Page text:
Members of an art collective will hand over pieces of a mural on Friday morning — all that remains from three large murals painted in the early 1980s and moved into Cell Space in 2006.
The murals represent an archive of memory that spans two decades, from the time they were done as community projects through the 1990s, when they hung at the Real Alternatives Program, an alternative high school known as RAP.
“It’s our history,” said Ray Balberan, a longtime Mission activist who worked at RAP. He and Roberto Ariel Vargas, a former RAP director, made it clear that Cell Space was not to blame. “We take the responsibility for failing to keep track of them,” Vargas said at a meeting with the collective Monday night.
Reclaiming what was left of the murals is one of several efforts to preserve a time, said Sandra Cuadra, a Latina photographer, “when we were the Mission.” Many longtime Mission residents are participating in events such as a recent evening of story-telling about the neighborhood’s history at the Galería de la Raza and a photo exhibit earlier this spring at the Mission Cultural Center on the Tiny Locas, girlfriends from the 1980s who ran tight in the Mission.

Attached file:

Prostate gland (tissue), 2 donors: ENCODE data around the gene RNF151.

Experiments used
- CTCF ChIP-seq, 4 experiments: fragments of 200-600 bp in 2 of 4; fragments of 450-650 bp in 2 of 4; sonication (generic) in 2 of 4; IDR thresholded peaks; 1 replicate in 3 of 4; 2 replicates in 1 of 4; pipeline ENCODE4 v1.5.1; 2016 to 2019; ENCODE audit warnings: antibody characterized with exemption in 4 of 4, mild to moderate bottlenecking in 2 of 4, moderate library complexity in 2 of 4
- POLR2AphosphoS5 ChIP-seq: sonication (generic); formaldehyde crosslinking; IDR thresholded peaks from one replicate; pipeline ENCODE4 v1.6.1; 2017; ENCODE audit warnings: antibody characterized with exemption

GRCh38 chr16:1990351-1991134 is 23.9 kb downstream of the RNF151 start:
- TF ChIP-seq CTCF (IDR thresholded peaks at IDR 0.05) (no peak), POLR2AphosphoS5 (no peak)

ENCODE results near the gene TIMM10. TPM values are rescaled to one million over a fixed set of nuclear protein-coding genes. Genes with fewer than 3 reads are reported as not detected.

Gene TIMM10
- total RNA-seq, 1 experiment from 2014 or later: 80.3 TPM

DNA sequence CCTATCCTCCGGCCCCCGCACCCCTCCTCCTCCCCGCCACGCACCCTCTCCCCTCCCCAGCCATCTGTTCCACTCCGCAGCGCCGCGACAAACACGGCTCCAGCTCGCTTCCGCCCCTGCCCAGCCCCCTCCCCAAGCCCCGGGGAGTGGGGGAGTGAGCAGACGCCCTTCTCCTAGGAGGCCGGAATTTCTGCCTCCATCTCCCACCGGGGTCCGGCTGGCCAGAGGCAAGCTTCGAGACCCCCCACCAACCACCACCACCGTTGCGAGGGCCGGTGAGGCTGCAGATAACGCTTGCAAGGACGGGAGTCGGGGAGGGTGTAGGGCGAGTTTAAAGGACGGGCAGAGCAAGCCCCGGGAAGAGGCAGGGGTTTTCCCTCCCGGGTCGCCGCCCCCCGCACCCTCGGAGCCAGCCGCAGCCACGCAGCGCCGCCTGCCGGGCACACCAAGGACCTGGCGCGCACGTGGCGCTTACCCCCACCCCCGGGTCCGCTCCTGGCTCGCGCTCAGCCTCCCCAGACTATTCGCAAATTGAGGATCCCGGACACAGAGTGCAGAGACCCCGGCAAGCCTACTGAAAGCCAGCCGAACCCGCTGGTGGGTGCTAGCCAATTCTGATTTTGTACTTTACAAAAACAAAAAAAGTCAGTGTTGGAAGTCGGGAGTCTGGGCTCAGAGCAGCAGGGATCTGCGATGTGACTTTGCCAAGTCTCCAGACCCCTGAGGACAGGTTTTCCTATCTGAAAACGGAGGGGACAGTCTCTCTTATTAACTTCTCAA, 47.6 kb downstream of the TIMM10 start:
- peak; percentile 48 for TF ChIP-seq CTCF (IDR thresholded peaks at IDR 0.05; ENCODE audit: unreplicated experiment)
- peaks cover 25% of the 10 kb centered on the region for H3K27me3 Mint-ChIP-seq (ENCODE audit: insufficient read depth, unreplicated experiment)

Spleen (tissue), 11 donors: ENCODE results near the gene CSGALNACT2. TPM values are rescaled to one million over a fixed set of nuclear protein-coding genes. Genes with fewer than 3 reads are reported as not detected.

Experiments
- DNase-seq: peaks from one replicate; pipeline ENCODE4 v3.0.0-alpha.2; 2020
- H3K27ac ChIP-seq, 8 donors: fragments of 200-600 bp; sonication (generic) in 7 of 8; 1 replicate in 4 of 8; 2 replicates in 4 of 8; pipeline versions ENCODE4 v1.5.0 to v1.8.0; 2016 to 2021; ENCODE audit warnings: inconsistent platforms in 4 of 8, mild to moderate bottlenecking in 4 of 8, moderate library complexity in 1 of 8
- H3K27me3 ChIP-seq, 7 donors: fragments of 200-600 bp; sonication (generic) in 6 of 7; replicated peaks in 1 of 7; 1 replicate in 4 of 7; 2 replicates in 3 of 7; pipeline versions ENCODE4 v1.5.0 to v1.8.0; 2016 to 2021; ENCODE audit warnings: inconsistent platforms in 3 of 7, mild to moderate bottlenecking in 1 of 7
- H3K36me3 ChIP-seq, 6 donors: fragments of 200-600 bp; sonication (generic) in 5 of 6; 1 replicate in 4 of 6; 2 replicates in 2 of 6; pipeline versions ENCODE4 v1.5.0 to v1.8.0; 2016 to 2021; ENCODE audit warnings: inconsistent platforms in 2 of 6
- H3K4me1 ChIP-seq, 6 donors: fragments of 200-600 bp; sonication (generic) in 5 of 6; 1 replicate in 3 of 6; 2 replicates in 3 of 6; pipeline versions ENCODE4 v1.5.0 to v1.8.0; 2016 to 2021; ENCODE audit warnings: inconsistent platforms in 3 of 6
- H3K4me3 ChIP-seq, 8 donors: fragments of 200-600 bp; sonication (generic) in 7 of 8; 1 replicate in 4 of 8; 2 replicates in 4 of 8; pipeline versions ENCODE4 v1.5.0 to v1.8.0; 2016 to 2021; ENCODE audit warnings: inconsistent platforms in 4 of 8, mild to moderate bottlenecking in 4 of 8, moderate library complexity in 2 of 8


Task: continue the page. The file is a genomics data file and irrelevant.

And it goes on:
“We are in post-gentrification,” Vero Majano, a 40-something filmmaker who grew up in the neighborhood, told Mission Loc@l at the Tiny Loca show. “We are the survivors of that. The posters, the photos, the films that we are showing are the archives of people surviving.”
In contrast to the anger that flared in the late 1990s when the Mission appeared to be changing at dot-com speed, Majano and others are anxious to share a history that many newcomers at the well-attended events are interested in hearing.
The murals — 15 or so four-by-eight-foot panels — held special significance because of when they were done, and because many local teenagers helped with them and went to RAP’s alternative high school or used its collection of social services.
Vargas ended up as a director and now works at UCSF, but when he first encountered the murals and RAP he was a teenager “in serious legal trouble,” he said. RAP helped him out of it.